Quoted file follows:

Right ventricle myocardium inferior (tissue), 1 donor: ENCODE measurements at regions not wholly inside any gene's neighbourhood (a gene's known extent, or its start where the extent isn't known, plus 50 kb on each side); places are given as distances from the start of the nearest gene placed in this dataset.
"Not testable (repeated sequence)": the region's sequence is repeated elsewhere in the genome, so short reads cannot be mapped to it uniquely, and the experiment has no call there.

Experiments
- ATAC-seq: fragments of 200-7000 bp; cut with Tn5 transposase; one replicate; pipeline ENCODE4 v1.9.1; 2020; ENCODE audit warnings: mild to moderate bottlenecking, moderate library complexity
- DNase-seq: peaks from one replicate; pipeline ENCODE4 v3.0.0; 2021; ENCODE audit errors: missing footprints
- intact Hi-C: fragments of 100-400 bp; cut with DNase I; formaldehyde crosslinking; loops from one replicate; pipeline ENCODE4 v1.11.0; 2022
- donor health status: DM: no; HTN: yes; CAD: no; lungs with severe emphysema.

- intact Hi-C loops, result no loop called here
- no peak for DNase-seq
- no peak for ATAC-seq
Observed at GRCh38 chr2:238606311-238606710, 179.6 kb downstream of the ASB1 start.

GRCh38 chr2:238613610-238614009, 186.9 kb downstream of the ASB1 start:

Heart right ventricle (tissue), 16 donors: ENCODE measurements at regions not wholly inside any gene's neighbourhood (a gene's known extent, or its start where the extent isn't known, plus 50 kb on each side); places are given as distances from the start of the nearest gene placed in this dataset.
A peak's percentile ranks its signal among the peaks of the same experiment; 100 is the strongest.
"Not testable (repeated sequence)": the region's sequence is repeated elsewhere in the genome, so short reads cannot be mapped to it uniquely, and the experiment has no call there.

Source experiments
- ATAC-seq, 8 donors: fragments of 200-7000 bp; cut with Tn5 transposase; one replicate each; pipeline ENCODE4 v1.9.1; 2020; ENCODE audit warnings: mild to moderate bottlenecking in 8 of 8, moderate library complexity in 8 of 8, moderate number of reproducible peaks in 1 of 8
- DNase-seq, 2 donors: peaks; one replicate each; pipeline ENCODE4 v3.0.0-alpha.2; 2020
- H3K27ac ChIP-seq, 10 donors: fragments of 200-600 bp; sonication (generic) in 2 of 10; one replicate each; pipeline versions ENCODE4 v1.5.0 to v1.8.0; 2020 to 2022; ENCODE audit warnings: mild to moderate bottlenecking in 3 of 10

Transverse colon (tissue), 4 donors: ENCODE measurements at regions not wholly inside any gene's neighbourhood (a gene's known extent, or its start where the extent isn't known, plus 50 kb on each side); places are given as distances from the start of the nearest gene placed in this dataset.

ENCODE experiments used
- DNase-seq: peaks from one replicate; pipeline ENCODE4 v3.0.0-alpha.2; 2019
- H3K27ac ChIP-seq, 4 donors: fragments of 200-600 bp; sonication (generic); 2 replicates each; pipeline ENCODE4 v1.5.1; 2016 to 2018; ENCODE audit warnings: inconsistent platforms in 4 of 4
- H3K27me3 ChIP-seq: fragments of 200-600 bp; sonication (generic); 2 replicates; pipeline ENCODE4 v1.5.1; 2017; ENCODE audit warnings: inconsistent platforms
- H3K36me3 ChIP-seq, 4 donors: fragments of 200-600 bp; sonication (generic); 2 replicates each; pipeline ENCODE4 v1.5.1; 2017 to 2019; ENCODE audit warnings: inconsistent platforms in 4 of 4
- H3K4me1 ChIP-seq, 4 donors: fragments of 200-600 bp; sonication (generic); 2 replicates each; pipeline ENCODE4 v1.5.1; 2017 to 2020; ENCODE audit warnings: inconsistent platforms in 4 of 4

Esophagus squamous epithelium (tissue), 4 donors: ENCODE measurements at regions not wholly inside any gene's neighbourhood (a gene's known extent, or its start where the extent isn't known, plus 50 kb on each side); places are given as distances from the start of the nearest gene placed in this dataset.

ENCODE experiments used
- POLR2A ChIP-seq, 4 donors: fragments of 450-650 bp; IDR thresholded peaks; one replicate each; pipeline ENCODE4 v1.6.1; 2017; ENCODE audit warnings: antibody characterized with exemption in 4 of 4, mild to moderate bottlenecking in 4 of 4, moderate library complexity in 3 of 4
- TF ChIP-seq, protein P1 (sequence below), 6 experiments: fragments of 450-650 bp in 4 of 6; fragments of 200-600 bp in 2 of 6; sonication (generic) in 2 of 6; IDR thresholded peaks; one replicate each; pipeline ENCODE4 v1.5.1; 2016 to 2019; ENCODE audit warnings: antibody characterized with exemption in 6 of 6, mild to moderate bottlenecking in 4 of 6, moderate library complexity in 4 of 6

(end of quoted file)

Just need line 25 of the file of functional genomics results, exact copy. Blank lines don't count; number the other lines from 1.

- H3K36me3 ChIP-seq, 4 donors: fragments of 200-600 bp; sonication (generic); 2 replicates each; pipeline ENCODE4 v1.5.1; 2017 to 2019; ENCODE audit warnings: inconsistent platforms in 4 of 4